Or, as my mother would say, what, are they filled with diamonds?
Yoo-hoo, criminals, come-out, come-out, wherever you are!
Last week, I got a little note in my mailbox from a neighbor. Actually it was an email chain printout in which a handful of people on our block recounted stories of prowlers and break-ins. There was one legit break-in (and, from the sounds of it, the victims knew the perpetrator), but most the stories were of kids lurking in the bushes with crowbars. They wait until we leave then pry our doors open and rifle through our freezer and medicine cabinet looking for drugs or cash or drugs for cash. (Hey kid, you really want my hormone-blocking cancer drugs? Help yourself. Welcome to the world of hot flashes and night sweats. Enjoy your stay.)
You’d think this news would scare me. I mean, I stay up at night thinking about flame retardants and dry cleaning chemicals (stay tuned). And sure it creeps me out, but nothing incites more dread and terror than…. Wait for it, wait for it… The urban Trader Joe’s parking lot. Gasp!
Some of you who are lucky enough to have a nice big suburban TJ’s may not know what I’m talking about. Trust me. You’ve never encountered such a tightly packed, poorly planned, small, exhaust filled, impossible-to-get-through-even-if-you’re-done-and-just-want-to-go-home, parking lot. And once you find a spot, don’t even think of opening your door to get your kid out. There. Is. No. Room.
I really resisted the whole Trader Joe’s movement. Partly because of the lots but also because I didn’t want to add another grocery store to my list and there isn’t really a store close to my house. But, you know, I have a few friends who are die-hard TJ’s fans so I decided to do a little price comparison. Here’s what I found:
|½ gallon organic whole milk
|Pacific organic almond milk
|Organic grass-fed ground beef
|Organic extra virgin olive oil (per oz)
|Organic Fuji apples (per lb)
|Organic red peppers (per lb)
*This produce was priced per piece instead of per pound. So I made some estimates and created some complex equations to come up with these numbers. I like to think Mrs. Runyan would be proud, but probably not.
**QFC overcharges you retail then makes you give them all your personal information in exchange for one of their bullshit loyalty cards that gives you “discounts” at the register. The rates listed here are what their price tags say and do not include their “discounts.”
***QFC did not have any organic grass-fed ground beef. The closest I could find was “natural.”
Seriously? $8.00 per pound for red peppers? Before this, I would have guessed that QFC would be the cheapest of the stores. Perhaps they don’t buy enough organic or natural products to get volume discounts.
As you can see, in most cases, TJ’s is WAY cheaper. I mean way. Look at almond milk. (For those of you dairy-free-ers, I really think that almond is the best of the alternative milks. I actually feel better when I drink it than when I don’t.) Anyway, the brand, size, everything is the same. How can TJ’s sell it for 40% less?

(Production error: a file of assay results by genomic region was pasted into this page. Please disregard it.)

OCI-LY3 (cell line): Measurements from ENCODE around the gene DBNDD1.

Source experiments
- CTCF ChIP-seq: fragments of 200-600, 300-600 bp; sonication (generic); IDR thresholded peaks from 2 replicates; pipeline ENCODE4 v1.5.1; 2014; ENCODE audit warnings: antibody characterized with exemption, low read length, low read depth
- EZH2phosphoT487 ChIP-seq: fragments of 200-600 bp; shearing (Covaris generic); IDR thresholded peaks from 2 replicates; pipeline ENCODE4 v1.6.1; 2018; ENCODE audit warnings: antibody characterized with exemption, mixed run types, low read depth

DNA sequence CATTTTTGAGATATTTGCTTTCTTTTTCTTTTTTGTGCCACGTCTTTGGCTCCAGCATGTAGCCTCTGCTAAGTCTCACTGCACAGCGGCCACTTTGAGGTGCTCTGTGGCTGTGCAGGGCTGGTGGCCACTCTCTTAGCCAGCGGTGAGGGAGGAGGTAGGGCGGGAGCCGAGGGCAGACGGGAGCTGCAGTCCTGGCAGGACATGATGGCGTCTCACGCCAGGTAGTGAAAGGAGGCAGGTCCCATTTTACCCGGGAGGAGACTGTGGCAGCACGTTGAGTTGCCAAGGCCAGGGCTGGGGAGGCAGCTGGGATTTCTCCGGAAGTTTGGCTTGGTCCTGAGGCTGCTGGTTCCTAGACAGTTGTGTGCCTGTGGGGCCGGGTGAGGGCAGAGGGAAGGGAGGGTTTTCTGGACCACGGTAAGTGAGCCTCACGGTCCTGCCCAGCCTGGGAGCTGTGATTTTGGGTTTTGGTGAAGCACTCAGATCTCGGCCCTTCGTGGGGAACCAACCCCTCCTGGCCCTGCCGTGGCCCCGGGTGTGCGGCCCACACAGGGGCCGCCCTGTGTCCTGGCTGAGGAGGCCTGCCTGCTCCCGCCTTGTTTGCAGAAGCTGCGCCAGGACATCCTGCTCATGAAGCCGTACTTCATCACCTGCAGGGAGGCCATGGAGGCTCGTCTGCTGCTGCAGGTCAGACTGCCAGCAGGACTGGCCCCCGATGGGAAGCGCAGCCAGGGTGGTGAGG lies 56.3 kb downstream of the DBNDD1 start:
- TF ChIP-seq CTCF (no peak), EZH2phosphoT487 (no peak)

My experience with Trader Joe’s produce is inconsistent at best. I’ve heard that sometimes they have great watermelons and mangoes, but frequently their fruits and veggies lack flavor and substance. Limes without juice. Soft apples. Tasteless peaches.
So, now I do fight with TJ’s parking lot on occasion. I shop there like I would Costco. I buy a gallon of milk, 10 cartons of almond milk (it lasts forever), 7 boxes of Paul’s favorite cereal, etc. I load up on prepared food but save my produce purchases for the co-op.
And in the last post about grocery stores some of you brought up farmers markets. On the Neighborhood Farmer’s Market Alliance site they have a nice little article about produce price comparison studies conducted from 2003-2008. They all find that farmer’s market produce is cheaper than their grocery store competitors. Here’s one interesting example:
Spring 2008: study by Stacy Jones’ SU statistics students found that the average cost per pound of all organic produce at QFC was $2.98, at Whole Foods is was $2.53, and at the Broadway Farmers Market is was $2.36. A few items were more expensive at the Farmers Market, but most items were more expensive at the grocery stores, so the total average was less at the Farmers Market – which means that a shopper’s grocery bill would average lowest at the Farmers Market.
Now that we know how much cheaper TJ’s is, perhaps we should encourage them to charge us more and use the extra revenue to make their parking garage slightly less horrific. But then, what would be the point? If it’s not cheap, it’s just another grocery store.
Perhaps the miserable parking lot is the price, or the penance, we pay for the luxury of inexpensive ground beef. Maybe that’s why they give out free samples, to soften the blow. Oh Honey, they say when you burst through the front door waving your crow bar like a sword, after using it to pry open your door and scare away the criminals lurking in dark corners. Here, they say, have a chocolate covered strawberry on a stick and a tiny cup of coffee. Then they press a bottle of olive oil into your hand. Now here, they say, take this. Take home some of our cheap packaged goods. There, now the world doesn’t seem like such a scary place, does it? Don’t you feel better already?